Top news: Amid what American security officials are vaguely describing as high levels of terrorist "chatter," nineteen American diplomatic posts throughout the Middle East and Africa will stay closed this week.
Likening the intercepted electronic communication to what was heard prior to the attacks of Sept. 11, American officials say that there are clear indications an attack is coming, but where that attack may occur remains unknown. "High-level people from al-Qaeda in the Arabian Peninsula are talking about a major attack," Rep. "Dutch" Ruppersberger of Maryland, the top Democrat on the House Intelligence committee, told ABC. "The good news is that we've picked up intelligence."
Others in Congress are less enthused about the embassy closures and argue that they represent a victory for anti-American groups. "Terrorism works -- because we're closing all of our embassies and consulates on one day," said said Rep. Ted Poe, the chairman of the House's terrorism and nonproliferation panel. "We'd rather be safe than have somebody hurt but the long term answer is every time someone gets information, we can't shut them all down all over the world."
Credit for detecting the attack, according to members of Congress appearing on Sunday talk shoes, belongs to the embattled National Security Agency.
Zimbabwe: Amid widespread allegations of voter fraud, Robert Mugabe, the man who has ruled Zimbabwe with an iron fist since defeating the country's white rulers in 1980, secured 61 percent of the vote in his country's presidential election, dealing a massive defeat to the country's struggling opposition movement.
- With peace talks set to begin next week, the Israeli cabinet approved a set of subsidies for settlements on land seized in the 1967 war, a move that one PLO official called a "confidence-destruction measure."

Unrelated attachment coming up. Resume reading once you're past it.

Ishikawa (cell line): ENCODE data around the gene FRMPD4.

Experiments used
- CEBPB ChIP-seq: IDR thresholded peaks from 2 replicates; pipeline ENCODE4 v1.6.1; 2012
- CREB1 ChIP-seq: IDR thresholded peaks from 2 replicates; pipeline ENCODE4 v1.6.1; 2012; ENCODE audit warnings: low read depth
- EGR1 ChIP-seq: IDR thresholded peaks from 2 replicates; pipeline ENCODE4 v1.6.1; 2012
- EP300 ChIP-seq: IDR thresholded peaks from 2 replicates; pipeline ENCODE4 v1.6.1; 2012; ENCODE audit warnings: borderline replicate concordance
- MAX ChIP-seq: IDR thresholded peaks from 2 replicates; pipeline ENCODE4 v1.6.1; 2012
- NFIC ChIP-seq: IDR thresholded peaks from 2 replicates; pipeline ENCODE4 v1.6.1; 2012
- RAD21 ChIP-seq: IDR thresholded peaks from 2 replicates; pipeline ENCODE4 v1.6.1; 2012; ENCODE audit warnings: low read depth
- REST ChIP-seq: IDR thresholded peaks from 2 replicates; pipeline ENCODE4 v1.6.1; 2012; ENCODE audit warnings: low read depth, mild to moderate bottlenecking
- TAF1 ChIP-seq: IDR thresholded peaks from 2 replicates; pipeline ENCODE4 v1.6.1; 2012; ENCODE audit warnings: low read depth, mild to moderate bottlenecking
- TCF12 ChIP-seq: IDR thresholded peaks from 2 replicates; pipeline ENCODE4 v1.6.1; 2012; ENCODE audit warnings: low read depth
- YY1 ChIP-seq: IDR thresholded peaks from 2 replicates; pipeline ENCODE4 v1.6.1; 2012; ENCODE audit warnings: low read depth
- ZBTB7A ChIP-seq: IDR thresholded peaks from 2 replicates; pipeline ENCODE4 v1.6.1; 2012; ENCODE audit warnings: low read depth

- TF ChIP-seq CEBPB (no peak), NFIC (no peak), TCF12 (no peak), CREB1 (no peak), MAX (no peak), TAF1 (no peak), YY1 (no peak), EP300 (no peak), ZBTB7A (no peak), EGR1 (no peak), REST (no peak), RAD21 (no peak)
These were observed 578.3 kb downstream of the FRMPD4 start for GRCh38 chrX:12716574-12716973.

- At a ceremony marking the beginning of his term in office, newly minted Iranian President Hassan Rouhani vowed to work with the international community to lift sanctions and to focus his attention on the country's stuggling economy.
- Secretary of State John Kerry recommended that Robert Ford, the current U.S. envoy to Syria, be appointed the next ambassador to Egypt.
- Facing an aging society and a potential labor shortage in years ahead, Chinese officials are considering changing the country's one-child policy.
- Kevin Rudd kicked off his campaign to be re-elected Australia's prime minister with a message focused on the economy.
- The two main parties in Cambodia's disputed election agreed to a joint commission to investigate irregularities, but the opposition then backed out of an organizing meeting amid concerns the commission remains controlled by the ruling party.
- Former Italian Prime Minister Silvio Berlusconi, fresh off a tax fraud conviction and visibly shaken, said Sunday that his party would continue to support Italy's coalition government.
- The former head of Turkey's army was sentenced to life in prison for allegedly plotting to overthrow the government in a trial that includes some 270 defendants.
- With a new poll showing that Germany's three main opposition parties could together unseat Chancellor Angela Merkel, the leader of the country's Left party urged the Social Democrats to lift their ban on an alliance.
- Honduras ordered the military to take over the country's main prison near Tegucigalpa after three inmates died in a riot.
- A group of 25 Brazilian police officers were handed stiff jail sentences for their role in a 1992 jailhouse massacre that left 111 prisoners dead.
- Legal same-sex marriages will begin in Uruguay today, some four months after a measure passed Congress legalizing the unions.
- A long-delayed commission began investigating claims of corruption in a 1999 arms deal in South Africa.
- Sudanese President Omar al-Bashir was forced to return to Khartoum after his plane was denied permission to cross Saudi airspace.
- A U.S. jury recommended a life sentence for three men involved in the killing of four Americans off the coast of Africa.
MOHAMMED HUWAIS/AFP/Getty Images